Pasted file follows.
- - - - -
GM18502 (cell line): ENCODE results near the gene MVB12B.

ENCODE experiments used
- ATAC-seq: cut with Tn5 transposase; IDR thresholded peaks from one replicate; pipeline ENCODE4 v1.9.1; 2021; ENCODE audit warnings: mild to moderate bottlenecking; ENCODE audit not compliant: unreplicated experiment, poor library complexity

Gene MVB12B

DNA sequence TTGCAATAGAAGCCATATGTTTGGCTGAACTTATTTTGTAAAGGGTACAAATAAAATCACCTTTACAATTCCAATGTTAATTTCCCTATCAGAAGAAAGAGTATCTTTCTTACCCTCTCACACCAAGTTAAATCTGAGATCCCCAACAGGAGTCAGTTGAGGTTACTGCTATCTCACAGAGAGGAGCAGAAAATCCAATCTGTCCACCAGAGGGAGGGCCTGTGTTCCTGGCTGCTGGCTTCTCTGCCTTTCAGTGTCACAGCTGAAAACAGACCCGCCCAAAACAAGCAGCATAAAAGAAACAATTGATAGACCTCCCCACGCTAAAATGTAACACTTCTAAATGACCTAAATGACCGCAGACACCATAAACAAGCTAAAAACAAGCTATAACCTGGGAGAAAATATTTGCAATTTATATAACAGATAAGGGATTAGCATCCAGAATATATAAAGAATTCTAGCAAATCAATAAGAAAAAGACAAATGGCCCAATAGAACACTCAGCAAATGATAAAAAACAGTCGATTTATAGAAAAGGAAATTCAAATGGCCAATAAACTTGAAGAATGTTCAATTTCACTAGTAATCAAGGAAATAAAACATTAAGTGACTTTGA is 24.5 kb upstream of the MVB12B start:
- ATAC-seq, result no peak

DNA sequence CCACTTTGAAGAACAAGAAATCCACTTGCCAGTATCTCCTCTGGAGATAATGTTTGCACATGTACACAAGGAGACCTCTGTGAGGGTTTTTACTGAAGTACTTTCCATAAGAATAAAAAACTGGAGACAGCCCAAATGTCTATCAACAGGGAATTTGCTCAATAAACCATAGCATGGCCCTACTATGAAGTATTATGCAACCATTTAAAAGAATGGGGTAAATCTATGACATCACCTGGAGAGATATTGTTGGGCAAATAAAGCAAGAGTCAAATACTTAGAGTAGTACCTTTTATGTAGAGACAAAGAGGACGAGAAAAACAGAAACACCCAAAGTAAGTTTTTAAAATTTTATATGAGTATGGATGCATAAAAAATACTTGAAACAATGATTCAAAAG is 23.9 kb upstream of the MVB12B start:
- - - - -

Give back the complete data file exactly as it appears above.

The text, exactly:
GM18502 (cell line): ENCODE results near the gene MVB12B.

ENCODE experiments used
- ATAC-seq: cut with Tn5 transposase; IDR thresholded peaks from one replicate; pipeline ENCODE4 v1.9.1; 2021; ENCODE audit warnings: mild to moderate bottlenecking; ENCODE audit not compliant: unreplicated experiment, poor library complexity

Gene MVB12B

DNA sequence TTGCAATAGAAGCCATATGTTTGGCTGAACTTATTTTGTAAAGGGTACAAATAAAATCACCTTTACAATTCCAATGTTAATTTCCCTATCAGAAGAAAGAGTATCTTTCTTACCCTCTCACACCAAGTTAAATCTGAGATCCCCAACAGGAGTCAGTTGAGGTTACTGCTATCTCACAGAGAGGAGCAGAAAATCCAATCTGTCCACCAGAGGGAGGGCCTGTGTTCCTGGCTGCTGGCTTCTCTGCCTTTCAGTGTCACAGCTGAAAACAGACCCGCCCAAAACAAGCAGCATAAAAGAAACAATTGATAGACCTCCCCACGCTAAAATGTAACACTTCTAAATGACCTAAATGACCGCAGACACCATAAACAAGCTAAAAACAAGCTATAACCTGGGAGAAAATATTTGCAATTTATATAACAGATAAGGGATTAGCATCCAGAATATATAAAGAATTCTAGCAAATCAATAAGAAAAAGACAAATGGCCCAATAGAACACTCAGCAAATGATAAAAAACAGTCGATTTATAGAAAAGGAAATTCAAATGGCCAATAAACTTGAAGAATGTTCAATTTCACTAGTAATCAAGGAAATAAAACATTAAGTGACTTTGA is 24.5 kb upstream of the MVB12B start:
- ATAC-seq, result no peak

DNA sequence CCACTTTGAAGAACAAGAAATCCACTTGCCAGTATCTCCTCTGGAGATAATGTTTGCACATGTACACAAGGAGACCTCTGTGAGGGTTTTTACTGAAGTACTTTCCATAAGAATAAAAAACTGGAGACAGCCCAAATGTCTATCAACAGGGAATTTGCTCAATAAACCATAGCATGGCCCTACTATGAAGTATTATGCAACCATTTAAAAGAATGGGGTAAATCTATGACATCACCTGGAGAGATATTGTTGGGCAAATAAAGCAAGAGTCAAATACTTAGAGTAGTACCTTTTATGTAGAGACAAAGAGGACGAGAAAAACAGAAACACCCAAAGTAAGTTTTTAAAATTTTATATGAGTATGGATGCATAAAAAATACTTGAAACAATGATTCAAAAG is 23.9 kb upstream of the MVB12B start: